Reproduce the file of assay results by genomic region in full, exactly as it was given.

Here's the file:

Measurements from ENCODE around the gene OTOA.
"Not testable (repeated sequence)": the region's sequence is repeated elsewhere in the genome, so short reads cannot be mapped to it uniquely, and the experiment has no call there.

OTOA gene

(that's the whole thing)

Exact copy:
Measurements from ENCODE around the gene OTOA.
"Not testable (repeated sequence)": the region's sequence is repeated elsewhere in the genome, so short reads cannot be mapped to it uniquely, and the experiment has no call there.

OTOA gene